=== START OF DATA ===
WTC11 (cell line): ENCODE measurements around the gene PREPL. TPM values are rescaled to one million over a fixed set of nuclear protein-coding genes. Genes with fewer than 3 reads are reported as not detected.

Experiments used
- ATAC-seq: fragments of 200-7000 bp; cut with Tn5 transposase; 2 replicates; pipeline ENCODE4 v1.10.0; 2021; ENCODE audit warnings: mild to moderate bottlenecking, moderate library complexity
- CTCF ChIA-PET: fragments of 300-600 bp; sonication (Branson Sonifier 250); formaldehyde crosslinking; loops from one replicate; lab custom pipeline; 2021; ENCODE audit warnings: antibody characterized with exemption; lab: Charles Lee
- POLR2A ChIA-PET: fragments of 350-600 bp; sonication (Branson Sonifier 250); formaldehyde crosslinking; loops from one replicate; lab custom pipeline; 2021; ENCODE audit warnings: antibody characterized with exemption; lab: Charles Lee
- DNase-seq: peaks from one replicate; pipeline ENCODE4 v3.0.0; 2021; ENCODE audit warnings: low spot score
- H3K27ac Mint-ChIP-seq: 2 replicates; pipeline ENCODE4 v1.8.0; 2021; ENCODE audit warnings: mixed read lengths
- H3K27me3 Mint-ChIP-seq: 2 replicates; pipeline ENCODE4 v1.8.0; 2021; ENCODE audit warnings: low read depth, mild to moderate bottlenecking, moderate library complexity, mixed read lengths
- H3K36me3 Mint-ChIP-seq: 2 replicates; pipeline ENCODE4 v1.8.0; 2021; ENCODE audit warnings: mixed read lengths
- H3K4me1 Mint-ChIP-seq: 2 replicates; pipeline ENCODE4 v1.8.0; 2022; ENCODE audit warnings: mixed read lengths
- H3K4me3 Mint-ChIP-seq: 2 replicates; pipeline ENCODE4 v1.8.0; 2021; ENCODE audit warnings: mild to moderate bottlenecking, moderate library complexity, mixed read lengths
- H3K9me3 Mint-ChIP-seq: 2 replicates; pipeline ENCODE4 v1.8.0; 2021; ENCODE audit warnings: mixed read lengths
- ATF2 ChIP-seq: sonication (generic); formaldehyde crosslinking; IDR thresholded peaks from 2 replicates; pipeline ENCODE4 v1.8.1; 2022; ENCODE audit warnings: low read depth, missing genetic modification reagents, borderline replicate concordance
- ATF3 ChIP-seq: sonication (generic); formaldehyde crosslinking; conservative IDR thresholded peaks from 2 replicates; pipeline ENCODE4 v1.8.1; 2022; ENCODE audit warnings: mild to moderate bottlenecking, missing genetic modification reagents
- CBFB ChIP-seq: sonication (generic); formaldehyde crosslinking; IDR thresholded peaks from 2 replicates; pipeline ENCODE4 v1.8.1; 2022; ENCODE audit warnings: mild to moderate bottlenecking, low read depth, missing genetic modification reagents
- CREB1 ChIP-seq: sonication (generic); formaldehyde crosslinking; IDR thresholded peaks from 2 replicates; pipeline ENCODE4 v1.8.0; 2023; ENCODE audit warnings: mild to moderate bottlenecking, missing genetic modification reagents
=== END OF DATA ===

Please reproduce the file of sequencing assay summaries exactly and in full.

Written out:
WTC11 (cell line): ENCODE measurements around the gene PREPL. TPM values are rescaled to one million over a fixed set of nuclear protein-coding genes. Genes with fewer than 3 reads are reported as not detected.

Experiments used
- ATAC-seq: fragments of 200-7000 bp; cut with Tn5 transposase; 2 replicates; pipeline ENCODE4 v1.10.0; 2021; ENCODE audit warnings: mild to moderate bottlenecking, moderate library complexity
- CTCF ChIA-PET: fragments of 300-600 bp; sonication (Branson Sonifier 250); formaldehyde crosslinking; loops from one replicate; lab custom pipeline; 2021; ENCODE audit warnings: antibody characterized with exemption; lab: Charles Lee
- POLR2A ChIA-PET: fragments of 350-600 bp; sonication (Branson Sonifier 250); formaldehyde crosslinking; loops from one replicate; lab custom pipeline; 2021; ENCODE audit warnings: antibody characterized with exemption; lab: Charles Lee
- DNase-seq: peaks from one replicate; pipeline ENCODE4 v3.0.0; 2021; ENCODE audit warnings: low spot score
- H3K27ac Mint-ChIP-seq: 2 replicates; pipeline ENCODE4 v1.8.0; 2021; ENCODE audit warnings: mixed read lengths
- H3K27me3 Mint-ChIP-seq: 2 replicates; pipeline ENCODE4 v1.8.0; 2021; ENCODE audit warnings: low read depth, mild to moderate bottlenecking, moderate library complexity, mixed read lengths
- H3K36me3 Mint-ChIP-seq: 2 replicates; pipeline ENCODE4 v1.8.0; 2021; ENCODE audit warnings: mixed read lengths
- H3K4me1 Mint-ChIP-seq: 2 replicates; pipeline ENCODE4 v1.8.0; 2022; ENCODE audit warnings: mixed read lengths
- H3K4me3 Mint-ChIP-seq: 2 replicates; pipeline ENCODE4 v1.8.0; 2021; ENCODE audit warnings: mild to moderate bottlenecking, moderate library complexity, mixed read lengths
- H3K9me3 Mint-ChIP-seq: 2 replicates; pipeline ENCODE4 v1.8.0; 2021; ENCODE audit warnings: mixed read lengths
- ATF2 ChIP-seq: sonication (generic); formaldehyde crosslinking; IDR thresholded peaks from 2 replicates; pipeline ENCODE4 v1.8.1; 2022; ENCODE audit warnings: low read depth, missing genetic modification reagents, borderline replicate concordance
- ATF3 ChIP-seq: sonication (generic); formaldehyde crosslinking; conservative IDR thresholded peaks from 2 replicates; pipeline ENCODE4 v1.8.1; 2022; ENCODE audit warnings: mild to moderate bottlenecking, missing genetic modification reagents
- CBFB ChIP-seq: sonication (generic); formaldehyde crosslinking; IDR thresholded peaks from 2 replicates; pipeline ENCODE4 v1.8.1; 2022; ENCODE audit warnings: mild to moderate bottlenecking, low read depth, missing genetic modification reagents
- CREB1 ChIP-seq: sonication (generic); formaldehyde crosslinking; IDR thresholded peaks from 2 replicates; pipeline ENCODE4 v1.8.0; 2023; ENCODE audit warnings: mild to moderate bottlenecking, missing genetic modification reagents